• Referral to a specialist. Many insurance plans require you to get a referral from your primary care doctor to see a specialist such as a podiatrist, surgeon, or gastroenterologist.
    Pros and cons of primary care doctors


  • They have your entire medical health record
  • You get appropriate, consistent care
  • The copay is reasonable
  • Preventive care often requires no copay
  • They are better able to see you as a whole


  • May not have same-day appointments when you have an urgent problem
  • Appointments may need to be scheduled a week or more in advance

Primary Doctor Pricing

A typical visit to your primary care physician is your normal copay. Preventive care may be offered with no copay. Other testing may have additional costs. Without insurance, out of pocket costs may range from $50-$150.

Who you’ll see
Medical doctors and physician’s assistants staff primary care doctor’s offices.


Urgent Care Doctors

What Do Urgent Care Doctors Do?

Urgent care doctors are the best place to go if you have an illness or injury and can’t get in to see your primary care doctor. As long as your illness or injury isn’t severe or life-threatening, urgent care clinics can usually help you without an appointment.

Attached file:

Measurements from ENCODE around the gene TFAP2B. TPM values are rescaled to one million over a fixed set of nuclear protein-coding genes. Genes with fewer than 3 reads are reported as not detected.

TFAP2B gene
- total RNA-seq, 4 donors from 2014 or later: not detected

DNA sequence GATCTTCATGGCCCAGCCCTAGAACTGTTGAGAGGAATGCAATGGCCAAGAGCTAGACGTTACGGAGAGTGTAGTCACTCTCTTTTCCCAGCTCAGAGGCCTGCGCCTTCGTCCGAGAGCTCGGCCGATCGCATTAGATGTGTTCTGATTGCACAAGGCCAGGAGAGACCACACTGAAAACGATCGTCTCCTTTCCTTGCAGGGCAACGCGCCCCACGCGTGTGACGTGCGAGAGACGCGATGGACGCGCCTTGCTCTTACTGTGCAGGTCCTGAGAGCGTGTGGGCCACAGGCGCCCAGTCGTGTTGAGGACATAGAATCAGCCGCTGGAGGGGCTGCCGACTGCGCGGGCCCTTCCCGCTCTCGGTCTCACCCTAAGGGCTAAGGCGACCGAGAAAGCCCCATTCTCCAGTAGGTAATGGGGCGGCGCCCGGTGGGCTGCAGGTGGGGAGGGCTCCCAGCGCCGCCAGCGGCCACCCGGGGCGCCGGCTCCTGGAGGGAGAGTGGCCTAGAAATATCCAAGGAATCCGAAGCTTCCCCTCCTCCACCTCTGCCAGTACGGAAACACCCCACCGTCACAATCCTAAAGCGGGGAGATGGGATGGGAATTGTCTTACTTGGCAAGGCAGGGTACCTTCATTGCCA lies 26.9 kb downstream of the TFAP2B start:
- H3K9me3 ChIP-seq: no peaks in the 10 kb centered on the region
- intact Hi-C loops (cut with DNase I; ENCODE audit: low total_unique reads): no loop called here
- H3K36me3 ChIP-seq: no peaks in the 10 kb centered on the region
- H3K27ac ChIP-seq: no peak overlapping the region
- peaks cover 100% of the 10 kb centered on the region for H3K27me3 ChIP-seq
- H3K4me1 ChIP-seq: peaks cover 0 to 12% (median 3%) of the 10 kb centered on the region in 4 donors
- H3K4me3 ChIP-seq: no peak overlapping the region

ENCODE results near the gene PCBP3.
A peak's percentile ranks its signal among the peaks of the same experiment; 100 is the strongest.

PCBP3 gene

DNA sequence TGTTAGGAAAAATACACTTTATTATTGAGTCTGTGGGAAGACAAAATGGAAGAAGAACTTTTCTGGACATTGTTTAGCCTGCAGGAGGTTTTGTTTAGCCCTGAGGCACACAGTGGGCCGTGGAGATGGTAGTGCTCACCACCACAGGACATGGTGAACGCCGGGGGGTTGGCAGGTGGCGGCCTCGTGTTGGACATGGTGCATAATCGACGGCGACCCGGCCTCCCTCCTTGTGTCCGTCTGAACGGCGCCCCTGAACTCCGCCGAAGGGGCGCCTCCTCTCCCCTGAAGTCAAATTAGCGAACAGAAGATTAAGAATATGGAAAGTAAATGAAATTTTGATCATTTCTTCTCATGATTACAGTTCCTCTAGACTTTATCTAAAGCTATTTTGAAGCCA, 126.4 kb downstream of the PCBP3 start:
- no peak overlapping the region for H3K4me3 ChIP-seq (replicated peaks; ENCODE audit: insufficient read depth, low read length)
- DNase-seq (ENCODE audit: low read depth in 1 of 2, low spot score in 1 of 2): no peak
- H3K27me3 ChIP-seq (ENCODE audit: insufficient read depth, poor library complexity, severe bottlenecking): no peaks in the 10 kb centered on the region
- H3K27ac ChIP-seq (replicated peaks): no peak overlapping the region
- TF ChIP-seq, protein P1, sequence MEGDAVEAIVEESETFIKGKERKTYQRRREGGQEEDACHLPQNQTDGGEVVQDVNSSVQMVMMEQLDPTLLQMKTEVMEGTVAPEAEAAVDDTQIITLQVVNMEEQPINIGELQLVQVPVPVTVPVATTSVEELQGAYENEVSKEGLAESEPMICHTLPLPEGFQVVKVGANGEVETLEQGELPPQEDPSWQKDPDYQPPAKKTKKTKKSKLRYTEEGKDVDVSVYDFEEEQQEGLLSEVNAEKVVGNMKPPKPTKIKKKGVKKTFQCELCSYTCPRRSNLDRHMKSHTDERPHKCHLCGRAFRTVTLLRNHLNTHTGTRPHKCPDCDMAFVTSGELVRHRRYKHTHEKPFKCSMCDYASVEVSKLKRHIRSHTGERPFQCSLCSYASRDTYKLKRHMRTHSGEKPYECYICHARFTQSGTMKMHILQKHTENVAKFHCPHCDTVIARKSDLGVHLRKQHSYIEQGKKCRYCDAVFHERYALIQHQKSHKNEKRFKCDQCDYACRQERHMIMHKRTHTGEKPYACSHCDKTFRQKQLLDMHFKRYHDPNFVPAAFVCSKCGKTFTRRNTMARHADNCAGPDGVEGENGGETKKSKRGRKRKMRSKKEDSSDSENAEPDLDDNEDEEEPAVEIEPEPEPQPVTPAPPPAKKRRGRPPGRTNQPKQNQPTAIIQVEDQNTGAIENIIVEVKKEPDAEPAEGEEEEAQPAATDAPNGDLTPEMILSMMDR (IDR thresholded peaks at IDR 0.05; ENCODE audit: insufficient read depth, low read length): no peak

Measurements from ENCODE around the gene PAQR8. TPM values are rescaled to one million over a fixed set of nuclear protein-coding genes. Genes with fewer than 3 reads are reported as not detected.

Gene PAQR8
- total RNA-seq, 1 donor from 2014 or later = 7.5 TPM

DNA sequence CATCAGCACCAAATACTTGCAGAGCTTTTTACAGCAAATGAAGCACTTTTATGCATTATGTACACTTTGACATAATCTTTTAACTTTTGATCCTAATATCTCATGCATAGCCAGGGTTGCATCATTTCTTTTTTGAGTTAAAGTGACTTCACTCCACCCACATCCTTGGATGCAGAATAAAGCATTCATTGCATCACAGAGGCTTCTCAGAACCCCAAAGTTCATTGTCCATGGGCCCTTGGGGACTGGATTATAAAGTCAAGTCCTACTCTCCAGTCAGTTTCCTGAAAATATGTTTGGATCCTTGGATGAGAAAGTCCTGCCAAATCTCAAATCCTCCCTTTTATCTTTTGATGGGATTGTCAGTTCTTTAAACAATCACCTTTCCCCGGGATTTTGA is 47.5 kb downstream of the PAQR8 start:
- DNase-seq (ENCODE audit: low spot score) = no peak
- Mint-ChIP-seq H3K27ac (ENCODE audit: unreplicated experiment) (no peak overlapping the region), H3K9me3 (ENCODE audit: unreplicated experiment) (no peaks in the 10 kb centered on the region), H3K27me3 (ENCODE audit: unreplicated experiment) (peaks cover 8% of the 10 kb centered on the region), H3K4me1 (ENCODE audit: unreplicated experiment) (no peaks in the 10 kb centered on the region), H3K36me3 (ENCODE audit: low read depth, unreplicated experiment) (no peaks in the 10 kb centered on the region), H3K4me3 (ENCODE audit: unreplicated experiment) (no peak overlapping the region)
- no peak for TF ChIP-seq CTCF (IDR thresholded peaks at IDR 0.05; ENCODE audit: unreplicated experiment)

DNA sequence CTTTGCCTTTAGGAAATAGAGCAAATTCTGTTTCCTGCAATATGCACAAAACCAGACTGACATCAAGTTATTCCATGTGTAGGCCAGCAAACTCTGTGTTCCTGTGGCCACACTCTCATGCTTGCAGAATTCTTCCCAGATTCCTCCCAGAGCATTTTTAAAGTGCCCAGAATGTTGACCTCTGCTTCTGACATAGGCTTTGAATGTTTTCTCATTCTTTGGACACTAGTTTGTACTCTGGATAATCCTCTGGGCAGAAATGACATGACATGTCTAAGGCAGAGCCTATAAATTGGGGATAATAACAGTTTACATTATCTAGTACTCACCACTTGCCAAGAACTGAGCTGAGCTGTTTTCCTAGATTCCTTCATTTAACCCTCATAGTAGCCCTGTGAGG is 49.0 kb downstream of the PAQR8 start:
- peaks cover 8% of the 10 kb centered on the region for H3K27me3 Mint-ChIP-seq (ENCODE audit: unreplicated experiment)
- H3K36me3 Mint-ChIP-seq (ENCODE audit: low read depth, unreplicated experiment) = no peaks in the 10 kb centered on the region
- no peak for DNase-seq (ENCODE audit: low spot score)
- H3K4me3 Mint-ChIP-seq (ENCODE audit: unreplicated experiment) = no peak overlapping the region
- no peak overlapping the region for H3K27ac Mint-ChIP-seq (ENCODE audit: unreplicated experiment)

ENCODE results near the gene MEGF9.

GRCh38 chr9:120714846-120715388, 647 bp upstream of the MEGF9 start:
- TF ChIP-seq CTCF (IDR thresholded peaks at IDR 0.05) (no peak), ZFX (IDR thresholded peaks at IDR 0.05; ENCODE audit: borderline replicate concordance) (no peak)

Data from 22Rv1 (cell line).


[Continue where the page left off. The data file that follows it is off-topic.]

When to Go to the Urgent Care?

Urgent care clinics are just the right place for issues that are too urgent to wait for an appointment with your primary care doctor but aren’t severe enough to require the emergency room. Examples of issues you can go to urgent care with include:

  • Cough, cold, or flu
  • Sore throats and sinus infections
  • Urinary tract infections
  • Ear and eye infections
  • Fever without a rash
  • Scratches and cuts
  • Strains and sprains
  • Minor broken bones
  • Asthma and allergies
  • Vomiting
  • Sports physicals
  • Flu shots
  • Lab tests and x-ray
  • Pros and cons of urgent care clinics


  • You don’t need an appointment
  • Cheaper than the emergency room
  • Usually open evenings and weekend


  • There may be a long wait
  • More expensive than a primary care doctor
  • They don’t have access to your full medical record

Urgent Care Pricing

Visits to an urgent care clinic usually cost more than a trip to a primary care doctor but significantly less than the emergency room. Insurance plans often have a higher copay for urgent care than for a primary care doctor. Without insurance, a trip to an urgent care clinic may cost $119-$330 or more.

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Who you’ll see

While urgent care clinics may have doctors on staff, you will usually see a physician’s assistant or a nurse practitioner.


Emergency Room